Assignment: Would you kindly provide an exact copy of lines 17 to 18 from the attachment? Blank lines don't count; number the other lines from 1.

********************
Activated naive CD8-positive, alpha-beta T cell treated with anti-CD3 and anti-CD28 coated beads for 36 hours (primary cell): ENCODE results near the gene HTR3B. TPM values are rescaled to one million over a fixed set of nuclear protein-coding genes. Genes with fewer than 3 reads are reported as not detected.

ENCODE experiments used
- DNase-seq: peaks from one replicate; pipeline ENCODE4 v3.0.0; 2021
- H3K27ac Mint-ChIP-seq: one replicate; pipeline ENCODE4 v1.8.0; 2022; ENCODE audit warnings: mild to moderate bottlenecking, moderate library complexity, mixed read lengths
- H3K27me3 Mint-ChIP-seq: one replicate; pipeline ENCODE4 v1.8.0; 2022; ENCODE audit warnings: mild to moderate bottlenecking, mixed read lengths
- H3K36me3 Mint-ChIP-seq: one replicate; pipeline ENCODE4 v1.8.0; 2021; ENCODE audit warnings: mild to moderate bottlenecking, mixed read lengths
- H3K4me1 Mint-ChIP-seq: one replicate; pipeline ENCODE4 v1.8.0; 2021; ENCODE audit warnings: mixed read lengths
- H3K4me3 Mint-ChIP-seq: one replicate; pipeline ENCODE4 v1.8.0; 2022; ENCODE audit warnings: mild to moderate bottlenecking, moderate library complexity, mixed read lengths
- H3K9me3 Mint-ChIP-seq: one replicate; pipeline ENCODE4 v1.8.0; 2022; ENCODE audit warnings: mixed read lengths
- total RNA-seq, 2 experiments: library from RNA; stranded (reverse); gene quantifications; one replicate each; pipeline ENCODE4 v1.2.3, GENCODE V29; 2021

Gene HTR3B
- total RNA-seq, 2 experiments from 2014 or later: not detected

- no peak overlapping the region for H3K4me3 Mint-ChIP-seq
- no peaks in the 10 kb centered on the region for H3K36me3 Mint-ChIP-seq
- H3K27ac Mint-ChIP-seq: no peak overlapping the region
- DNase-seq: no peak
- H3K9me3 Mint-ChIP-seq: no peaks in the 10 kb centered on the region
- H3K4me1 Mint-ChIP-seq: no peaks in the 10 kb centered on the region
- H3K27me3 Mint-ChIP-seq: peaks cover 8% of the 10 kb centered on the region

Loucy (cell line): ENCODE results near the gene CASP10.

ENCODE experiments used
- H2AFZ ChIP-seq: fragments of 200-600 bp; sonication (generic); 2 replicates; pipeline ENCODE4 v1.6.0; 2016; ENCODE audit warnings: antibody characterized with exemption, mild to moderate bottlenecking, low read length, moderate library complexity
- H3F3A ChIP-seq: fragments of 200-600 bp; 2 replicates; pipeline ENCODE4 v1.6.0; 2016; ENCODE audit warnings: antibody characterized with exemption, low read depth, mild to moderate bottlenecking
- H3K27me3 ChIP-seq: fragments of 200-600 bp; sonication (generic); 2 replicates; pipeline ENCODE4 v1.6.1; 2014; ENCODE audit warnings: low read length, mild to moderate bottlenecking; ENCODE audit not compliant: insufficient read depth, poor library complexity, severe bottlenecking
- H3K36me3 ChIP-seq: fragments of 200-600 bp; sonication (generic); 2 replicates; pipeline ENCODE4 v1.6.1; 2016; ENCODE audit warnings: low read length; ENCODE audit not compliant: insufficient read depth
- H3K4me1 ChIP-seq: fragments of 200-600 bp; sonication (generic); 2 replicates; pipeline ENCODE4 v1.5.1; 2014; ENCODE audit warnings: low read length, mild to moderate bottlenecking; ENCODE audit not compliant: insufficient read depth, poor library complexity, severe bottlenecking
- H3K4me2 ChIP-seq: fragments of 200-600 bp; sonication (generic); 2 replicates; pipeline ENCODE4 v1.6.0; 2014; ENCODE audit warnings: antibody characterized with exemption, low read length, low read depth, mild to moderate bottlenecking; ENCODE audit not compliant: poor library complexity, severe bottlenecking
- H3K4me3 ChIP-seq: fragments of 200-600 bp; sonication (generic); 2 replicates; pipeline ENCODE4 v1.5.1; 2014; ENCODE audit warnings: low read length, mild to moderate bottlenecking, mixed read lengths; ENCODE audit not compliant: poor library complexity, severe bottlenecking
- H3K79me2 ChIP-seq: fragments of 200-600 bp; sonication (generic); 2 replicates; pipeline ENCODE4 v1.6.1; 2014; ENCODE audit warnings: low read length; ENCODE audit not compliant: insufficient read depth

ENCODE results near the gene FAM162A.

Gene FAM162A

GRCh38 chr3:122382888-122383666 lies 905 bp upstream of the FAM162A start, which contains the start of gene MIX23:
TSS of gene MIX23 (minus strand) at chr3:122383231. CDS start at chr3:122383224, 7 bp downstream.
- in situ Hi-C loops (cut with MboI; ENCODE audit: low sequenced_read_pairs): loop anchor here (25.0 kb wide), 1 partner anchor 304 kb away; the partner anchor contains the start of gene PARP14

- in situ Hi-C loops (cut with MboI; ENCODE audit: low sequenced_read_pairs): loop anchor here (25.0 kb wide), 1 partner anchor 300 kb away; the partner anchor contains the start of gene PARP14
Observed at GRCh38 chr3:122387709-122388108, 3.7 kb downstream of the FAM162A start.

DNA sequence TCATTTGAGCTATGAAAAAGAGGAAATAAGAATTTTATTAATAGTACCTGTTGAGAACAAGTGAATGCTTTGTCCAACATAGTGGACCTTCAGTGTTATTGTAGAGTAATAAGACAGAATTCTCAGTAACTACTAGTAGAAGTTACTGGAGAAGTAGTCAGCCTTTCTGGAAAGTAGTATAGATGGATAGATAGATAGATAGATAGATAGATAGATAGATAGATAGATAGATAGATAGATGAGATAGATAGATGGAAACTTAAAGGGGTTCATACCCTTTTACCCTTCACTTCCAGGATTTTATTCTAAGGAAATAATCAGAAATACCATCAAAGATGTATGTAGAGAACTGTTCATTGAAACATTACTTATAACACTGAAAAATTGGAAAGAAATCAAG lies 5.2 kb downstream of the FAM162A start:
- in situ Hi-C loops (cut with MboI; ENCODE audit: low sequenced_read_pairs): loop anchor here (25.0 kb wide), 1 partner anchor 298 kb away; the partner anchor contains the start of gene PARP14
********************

- H3K9me3 Mint-ChIP-seq: no peaks in the 10 kb centered on the region
- H3K4me1 Mint-ChIP-seq: no peaks in the 10 kb centered on the region